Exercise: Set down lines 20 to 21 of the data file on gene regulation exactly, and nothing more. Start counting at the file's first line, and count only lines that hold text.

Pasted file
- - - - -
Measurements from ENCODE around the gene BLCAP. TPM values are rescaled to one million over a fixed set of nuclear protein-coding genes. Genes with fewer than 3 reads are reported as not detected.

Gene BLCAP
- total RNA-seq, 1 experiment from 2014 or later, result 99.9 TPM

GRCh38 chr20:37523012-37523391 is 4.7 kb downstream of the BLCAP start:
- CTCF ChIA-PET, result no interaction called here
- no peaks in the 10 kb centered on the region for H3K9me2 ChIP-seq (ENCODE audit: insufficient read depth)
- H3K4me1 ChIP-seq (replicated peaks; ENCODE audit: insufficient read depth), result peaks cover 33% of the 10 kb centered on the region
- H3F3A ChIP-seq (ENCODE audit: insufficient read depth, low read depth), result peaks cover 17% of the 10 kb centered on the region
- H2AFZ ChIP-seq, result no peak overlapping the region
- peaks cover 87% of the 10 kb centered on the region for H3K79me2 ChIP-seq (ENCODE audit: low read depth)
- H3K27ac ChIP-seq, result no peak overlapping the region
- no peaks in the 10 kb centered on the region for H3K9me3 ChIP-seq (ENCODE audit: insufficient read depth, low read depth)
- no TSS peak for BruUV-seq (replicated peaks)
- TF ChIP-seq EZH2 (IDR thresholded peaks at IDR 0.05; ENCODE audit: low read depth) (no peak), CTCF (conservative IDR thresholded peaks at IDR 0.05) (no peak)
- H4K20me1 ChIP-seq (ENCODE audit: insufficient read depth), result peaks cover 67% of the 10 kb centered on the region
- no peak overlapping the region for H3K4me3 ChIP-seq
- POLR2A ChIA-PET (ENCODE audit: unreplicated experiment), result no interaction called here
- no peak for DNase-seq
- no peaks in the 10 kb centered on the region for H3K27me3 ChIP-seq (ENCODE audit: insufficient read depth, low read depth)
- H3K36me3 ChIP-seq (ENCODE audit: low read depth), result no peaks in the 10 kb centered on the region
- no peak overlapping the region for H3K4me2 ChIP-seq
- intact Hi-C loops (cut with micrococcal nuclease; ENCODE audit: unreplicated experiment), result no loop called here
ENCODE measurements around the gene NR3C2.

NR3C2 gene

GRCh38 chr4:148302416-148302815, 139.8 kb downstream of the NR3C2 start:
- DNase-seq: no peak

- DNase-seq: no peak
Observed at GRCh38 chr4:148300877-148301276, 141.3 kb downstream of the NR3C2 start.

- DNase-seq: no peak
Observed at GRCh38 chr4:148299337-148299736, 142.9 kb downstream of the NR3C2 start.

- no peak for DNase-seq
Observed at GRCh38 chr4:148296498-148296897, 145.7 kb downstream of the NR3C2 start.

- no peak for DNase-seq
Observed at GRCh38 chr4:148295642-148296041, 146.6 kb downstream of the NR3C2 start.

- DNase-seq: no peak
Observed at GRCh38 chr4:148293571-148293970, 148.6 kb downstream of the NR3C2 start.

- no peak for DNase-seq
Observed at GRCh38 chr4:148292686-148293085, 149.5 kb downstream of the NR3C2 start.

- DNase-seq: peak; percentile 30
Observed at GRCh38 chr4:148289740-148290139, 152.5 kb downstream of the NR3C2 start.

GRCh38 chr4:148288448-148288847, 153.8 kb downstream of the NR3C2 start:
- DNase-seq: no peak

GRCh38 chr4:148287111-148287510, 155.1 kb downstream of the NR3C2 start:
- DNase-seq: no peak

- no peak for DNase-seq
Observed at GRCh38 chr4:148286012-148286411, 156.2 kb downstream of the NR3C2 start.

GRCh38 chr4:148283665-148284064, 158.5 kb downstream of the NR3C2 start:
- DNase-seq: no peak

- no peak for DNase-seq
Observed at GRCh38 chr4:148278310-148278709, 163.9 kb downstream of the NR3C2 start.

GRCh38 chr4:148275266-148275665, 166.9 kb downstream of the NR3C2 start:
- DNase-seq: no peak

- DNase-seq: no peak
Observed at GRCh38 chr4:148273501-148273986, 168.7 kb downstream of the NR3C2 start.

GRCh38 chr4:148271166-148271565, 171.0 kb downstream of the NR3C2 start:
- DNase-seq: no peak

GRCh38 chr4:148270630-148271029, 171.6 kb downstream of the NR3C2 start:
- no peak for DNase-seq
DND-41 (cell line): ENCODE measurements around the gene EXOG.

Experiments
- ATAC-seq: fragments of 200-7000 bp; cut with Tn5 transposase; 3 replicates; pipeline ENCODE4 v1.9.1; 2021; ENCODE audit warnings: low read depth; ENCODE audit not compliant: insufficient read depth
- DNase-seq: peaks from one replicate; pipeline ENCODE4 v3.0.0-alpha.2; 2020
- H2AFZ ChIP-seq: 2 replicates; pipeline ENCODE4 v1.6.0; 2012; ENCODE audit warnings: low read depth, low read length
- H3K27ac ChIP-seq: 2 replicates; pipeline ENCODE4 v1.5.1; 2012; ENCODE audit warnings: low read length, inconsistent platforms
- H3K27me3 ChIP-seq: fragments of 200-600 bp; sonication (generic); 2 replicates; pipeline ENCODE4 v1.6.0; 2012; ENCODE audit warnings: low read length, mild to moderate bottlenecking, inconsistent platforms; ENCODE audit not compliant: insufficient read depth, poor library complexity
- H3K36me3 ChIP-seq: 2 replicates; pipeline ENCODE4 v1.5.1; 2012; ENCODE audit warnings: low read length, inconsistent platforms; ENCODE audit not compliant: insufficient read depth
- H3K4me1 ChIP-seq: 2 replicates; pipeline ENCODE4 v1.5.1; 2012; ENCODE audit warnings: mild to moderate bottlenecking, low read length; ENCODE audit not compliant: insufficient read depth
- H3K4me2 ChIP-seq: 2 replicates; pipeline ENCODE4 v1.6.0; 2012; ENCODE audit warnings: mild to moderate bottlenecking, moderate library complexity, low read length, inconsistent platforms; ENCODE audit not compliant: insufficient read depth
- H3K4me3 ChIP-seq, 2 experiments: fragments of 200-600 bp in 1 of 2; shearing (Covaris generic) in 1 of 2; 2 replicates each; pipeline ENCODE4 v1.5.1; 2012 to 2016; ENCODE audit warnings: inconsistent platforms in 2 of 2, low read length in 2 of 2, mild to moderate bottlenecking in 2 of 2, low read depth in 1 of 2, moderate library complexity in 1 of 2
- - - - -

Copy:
- H3K36me3 ChIP-seq (ENCODE audit: low read depth), result no peaks in the 10 kb centered on the region
- no peak overlapping the region for H3K4me2 ChIP-seq